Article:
Cardinals and Royals should set aside their differences to honor Whitey Herzog

Whitey Herzog epitomized success for the St. Louis Cardinals and the Kansas City Royals. The two teams should devote the 2024 I-70 series to celebrating the marks he left on the clubs.
Cardinals Whitey Herzog
Cardinals Whitey Herzog / George Gojkovich/GettyImages
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The St. Louis Cardinals and the Kansas City Royals haven't been true rivals since the 1980s, peaking at the Cardinals' ill-fated loss in the 1985 World Series at the hands of umpire Don Denkinger in Game 6. Many Cardinals fans remember Whitey Herzog, who managed the Cardinals from 1981 to 1990 and instituted his signature "Whiteyball" style of play, which emphasized speed, pitching and defense. But before working with the Cardinals, Herzog managed the Royals from 1975 to 1979, guiding them to division titles in 1976, 1977 and 1978.

Herzog died on April 16, 2024, at age 92, and given his contributions to both Missouri teams, the Cardinals and Royals should celebrate his legacy during the teams' series on July 9 and 10 in St. Louis and Aug. 9 and 10 in Kansas City.

The two teams have the opportunity to create a memorable event for fans on both sides of the state. The Cardinals and Royals should have players who played under Herzog attend the series, and the two teams will likely don commemorative patches throughout 2025.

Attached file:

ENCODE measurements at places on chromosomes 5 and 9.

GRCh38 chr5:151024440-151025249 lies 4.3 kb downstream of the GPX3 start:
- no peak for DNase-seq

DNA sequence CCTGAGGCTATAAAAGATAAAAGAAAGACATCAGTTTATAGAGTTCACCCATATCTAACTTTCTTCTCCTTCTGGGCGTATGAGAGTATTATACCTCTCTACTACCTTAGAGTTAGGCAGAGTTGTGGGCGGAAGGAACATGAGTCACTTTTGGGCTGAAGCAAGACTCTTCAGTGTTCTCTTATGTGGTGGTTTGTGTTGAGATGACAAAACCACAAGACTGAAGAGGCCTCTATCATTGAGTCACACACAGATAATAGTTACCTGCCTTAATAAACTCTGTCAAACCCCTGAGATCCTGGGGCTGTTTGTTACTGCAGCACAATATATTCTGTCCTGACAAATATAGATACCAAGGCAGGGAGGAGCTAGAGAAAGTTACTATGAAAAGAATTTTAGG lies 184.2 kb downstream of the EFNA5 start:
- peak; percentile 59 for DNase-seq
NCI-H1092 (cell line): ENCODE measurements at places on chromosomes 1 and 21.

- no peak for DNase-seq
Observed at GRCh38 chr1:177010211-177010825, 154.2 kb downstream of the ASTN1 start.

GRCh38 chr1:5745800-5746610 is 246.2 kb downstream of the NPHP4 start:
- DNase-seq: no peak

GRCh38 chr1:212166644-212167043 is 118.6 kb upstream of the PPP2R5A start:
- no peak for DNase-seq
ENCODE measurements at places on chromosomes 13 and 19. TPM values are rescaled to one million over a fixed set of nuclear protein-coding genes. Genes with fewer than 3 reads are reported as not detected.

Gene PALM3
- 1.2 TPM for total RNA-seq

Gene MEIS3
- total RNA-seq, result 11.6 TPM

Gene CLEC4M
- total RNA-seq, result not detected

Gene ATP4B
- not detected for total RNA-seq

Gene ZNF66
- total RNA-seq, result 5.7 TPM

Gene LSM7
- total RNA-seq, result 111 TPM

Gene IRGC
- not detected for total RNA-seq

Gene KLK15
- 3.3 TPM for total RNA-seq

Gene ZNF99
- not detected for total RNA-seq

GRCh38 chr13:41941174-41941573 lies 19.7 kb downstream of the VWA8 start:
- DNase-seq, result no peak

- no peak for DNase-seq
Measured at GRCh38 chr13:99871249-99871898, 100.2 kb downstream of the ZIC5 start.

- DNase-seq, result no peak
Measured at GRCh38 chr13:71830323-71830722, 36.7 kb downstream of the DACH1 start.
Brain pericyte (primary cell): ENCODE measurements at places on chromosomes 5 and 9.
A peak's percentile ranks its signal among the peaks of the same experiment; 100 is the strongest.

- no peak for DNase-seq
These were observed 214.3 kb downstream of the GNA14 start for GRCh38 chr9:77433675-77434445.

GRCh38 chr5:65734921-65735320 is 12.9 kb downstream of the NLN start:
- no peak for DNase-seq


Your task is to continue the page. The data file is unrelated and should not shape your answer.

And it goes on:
The I-70 series, which could hereby be christened the Herzog series, sees fans from St. Louis making the four-hour trek to Kansas City and vice versa with Royals fans to St. Louis. As someone who has lived in both the St. Louis and Kansas City vicinities, I can say that while St. Louis residents tend to be indifferent to the Royals, those in Kansas City are not fond of the Cardinals at all.

Despite the generally one-sided vitriol from Royals fans toward the Cardinals, the celebration of Herzog's contributions to the Royals should transcend this disdain. Herzog brought success to each team, and Cardinals and Royals fans should recognize the legacies he left on not only their hometown team, but on the one across the state as well.

Fans on opposite sides don't need to join hands and sing "Kumbaya," but they should be able to agree on celebrating a manager who left an indelible imprint on both of their teams. At the very least, it's better than seething or gloating over Denkinger.

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